Sloane and Tate Sloane and Tate Sloane and Tate
Sloane and Tate Sloane and Tate Sloane and Tate Sloane and Tate Sloane and TateWhat is the inspiration behind the brand?


The inspiration behind the line is to push boundaries. To defy convention, while revering the past. To create one’s own definition of sexiness – based not on the external, but the internal.


You’ve gotten a lot of positive attention, what has been your reaction to this?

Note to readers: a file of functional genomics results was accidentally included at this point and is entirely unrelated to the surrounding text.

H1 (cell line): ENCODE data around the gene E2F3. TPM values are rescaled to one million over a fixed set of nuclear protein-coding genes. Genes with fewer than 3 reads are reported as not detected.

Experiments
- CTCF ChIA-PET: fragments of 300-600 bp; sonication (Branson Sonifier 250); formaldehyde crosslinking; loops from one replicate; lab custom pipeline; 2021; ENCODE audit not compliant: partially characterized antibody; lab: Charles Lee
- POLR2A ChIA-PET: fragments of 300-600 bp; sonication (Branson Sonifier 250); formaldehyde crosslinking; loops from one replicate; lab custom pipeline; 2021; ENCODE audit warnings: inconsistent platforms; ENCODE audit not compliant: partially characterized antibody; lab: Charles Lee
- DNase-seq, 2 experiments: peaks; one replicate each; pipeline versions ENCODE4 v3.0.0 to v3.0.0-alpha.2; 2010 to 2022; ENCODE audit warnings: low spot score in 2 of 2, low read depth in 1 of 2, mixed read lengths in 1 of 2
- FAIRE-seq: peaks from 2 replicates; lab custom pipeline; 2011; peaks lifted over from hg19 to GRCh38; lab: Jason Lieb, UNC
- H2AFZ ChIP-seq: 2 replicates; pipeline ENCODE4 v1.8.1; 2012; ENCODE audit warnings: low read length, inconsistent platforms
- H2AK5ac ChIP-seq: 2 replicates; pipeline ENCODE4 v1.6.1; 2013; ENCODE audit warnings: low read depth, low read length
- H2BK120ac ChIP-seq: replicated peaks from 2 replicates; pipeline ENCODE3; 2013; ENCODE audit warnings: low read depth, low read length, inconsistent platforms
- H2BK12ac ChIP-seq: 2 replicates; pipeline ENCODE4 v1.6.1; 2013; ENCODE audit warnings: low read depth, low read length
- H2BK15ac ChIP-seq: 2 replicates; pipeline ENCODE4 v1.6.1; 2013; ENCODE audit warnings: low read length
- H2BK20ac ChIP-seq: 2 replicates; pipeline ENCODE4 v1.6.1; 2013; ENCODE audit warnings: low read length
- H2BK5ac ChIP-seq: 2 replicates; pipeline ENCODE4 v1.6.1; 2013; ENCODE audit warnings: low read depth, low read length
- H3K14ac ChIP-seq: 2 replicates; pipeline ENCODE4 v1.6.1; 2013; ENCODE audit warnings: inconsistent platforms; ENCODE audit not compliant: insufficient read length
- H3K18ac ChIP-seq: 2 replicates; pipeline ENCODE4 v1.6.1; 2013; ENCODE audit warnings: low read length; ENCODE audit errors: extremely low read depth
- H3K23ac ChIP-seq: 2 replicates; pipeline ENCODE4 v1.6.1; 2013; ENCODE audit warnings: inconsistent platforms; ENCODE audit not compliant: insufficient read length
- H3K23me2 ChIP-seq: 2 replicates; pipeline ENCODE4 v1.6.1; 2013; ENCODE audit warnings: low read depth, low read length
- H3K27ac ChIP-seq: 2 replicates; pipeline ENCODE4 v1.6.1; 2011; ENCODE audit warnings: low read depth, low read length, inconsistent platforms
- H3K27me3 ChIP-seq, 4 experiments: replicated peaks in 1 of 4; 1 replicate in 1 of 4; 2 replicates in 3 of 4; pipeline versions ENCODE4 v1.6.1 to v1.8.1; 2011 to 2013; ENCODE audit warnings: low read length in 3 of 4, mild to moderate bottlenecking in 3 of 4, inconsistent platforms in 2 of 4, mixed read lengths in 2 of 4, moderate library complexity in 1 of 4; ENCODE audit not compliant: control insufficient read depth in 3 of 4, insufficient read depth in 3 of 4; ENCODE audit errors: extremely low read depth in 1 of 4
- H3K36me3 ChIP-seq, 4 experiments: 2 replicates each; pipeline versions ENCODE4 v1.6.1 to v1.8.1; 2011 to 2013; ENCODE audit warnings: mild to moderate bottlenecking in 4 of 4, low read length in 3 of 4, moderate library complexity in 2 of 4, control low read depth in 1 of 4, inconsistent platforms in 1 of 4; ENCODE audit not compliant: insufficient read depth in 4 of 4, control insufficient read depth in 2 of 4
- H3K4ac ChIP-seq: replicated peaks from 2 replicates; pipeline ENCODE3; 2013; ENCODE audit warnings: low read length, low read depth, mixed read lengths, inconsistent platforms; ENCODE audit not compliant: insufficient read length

I’ve been dreaming of the day where the magnetism and allure of androgyny would be fully realized and brought to the forefront of fashion once again. This “androgynous chic” is everywhere now, but it’s always been a part of Sloane & Tate. To me androgyny is the height of beauty (another inside secret – this is why the ampersand in our logo is so important – it represents the “and.” It’s not one or the other – it’s aspects of both combining to create something new and different and outside of categorization). I think that is the heart of androgyny and that is what makes it so alluring. It has arrived and I couldn’t be happier. And I think the presence of androgyny in the media has led to some of the attention garnered by the line. I really am so pleased and grateful for the positive press that the line is receiving. To me this means that there are other people out there who have been looking for a brand that speaks to them. And it is the most fulfilling experience to feel that the brand is understood and loved. I just feel grateful to the fans of the line and our customers.